Zach Braff was a “very depressed young man”.
The 47-year-old actor has revealed that he wrote ‘Garden State’ – his 2004 comedy-drama film – because he had a fantasy “of a dream girl coming along and saving [him]”.
He told The Independent: “I was just copying Diane Keaton in ‘Annie Hall’ and Ruth Gordon in ‘Harold and Maude’.
“Those were my two favourite movies growing up, and I was kind of taking those two female protagonists and melding them into Natalie Portman.
“Of course I’ve heard and respect the criticism, but … I was a very depressed young man who had this fantasy of a dream girl coming along and saving me from myself and so I wrote that character.”
Asked if he was conscious of his depression at the time, Zach replied: “Oh, I’ve known my whole life. I had OCD as a child. I knew I was battling something. That’s what writing ‘Garden State’ was about.”
The Hollywood star – who is best-known for starring in the hit sitcom ‘Scrubs’ – can still vividly remember battling “demons” while writing the movie.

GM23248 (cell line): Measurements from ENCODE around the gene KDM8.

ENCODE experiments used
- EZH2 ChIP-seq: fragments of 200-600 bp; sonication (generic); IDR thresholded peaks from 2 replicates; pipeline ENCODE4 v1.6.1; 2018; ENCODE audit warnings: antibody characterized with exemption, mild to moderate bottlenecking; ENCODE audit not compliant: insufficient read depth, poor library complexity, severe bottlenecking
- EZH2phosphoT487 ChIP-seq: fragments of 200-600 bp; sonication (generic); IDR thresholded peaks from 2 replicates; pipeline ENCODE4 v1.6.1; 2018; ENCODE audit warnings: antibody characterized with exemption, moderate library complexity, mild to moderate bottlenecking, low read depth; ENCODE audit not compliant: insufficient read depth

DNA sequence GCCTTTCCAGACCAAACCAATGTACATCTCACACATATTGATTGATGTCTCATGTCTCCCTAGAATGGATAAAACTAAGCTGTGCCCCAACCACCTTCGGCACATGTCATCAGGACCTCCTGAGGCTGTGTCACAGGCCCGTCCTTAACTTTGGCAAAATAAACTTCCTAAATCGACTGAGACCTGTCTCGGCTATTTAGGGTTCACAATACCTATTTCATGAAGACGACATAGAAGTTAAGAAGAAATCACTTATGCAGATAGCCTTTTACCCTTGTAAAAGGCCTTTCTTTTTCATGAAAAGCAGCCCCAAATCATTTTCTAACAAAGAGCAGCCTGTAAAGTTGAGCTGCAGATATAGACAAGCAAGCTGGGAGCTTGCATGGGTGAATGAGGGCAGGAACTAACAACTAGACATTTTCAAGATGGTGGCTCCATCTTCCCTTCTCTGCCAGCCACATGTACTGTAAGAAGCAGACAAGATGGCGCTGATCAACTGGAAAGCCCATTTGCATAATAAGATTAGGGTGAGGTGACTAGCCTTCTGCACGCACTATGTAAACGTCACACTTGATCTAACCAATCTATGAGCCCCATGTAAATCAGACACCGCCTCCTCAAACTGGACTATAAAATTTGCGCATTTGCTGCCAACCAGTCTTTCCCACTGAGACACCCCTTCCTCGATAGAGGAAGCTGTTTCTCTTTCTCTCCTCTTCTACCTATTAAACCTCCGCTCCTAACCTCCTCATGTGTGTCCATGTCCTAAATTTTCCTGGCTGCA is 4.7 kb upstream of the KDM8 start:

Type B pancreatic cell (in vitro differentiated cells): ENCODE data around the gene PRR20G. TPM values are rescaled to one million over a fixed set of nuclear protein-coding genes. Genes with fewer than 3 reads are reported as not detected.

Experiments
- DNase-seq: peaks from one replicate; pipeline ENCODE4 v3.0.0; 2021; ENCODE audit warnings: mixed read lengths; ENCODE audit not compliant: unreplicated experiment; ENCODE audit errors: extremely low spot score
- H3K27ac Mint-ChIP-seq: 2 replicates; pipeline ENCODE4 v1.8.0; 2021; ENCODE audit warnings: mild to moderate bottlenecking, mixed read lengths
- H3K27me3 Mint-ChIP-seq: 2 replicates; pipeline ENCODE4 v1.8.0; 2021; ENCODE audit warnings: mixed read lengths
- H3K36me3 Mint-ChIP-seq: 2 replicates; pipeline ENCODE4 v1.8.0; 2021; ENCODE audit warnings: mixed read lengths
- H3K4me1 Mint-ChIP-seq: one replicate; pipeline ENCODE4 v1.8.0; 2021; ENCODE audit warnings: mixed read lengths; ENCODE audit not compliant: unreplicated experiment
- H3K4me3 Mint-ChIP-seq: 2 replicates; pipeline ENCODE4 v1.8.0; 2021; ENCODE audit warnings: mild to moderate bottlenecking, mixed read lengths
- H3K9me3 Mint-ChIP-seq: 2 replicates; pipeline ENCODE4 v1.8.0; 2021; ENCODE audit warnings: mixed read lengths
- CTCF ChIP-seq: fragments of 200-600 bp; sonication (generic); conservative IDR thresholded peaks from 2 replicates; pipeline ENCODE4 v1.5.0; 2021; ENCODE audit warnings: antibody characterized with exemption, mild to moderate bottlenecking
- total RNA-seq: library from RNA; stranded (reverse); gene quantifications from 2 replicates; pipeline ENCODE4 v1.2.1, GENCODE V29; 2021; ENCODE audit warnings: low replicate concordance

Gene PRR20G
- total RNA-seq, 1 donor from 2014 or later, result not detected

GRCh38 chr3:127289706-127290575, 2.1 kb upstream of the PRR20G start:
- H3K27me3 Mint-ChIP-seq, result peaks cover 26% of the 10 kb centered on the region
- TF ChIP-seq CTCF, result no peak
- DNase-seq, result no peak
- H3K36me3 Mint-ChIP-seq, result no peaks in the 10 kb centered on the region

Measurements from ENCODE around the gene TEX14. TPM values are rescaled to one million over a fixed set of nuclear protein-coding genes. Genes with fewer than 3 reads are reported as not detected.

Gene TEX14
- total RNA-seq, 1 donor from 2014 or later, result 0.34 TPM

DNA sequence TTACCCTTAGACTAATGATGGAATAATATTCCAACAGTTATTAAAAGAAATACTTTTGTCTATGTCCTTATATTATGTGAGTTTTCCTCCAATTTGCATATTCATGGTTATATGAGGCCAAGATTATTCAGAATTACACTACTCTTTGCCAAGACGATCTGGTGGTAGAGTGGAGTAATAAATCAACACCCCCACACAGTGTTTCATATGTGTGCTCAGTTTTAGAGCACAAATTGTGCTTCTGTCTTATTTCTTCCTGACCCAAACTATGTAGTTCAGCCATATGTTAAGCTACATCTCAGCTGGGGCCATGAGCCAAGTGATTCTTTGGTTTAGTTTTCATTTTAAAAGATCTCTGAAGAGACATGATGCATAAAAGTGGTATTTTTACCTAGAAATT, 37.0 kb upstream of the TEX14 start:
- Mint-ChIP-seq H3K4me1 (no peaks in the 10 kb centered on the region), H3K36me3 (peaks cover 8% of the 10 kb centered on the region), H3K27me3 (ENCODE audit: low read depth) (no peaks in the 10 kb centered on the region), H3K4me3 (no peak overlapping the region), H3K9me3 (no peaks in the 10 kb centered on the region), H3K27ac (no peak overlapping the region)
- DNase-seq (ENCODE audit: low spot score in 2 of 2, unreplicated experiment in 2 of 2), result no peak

He shared: “As I was writing it, I was hoping I could survive what became known as the quarter-life crisis, and depression, and fantasising that the perfect woman would come along and rescue me.”
‘Garden State’ was initially well-received by critics. However, opinions about the movie have changed over time.
Zach added: “I mean, I just feel lucky that I get to make stuff. I can’t really dwell on it. Anyone who’s ever got a bad grade on an essay from a teacher can relate – just imagine it was out there in public, you know?
“No one said being a creative person was easy, but you have to be vulnerable and authentically yourself. Otherwise, what’s the point?”
Originally published at www.femalefirst.co.uk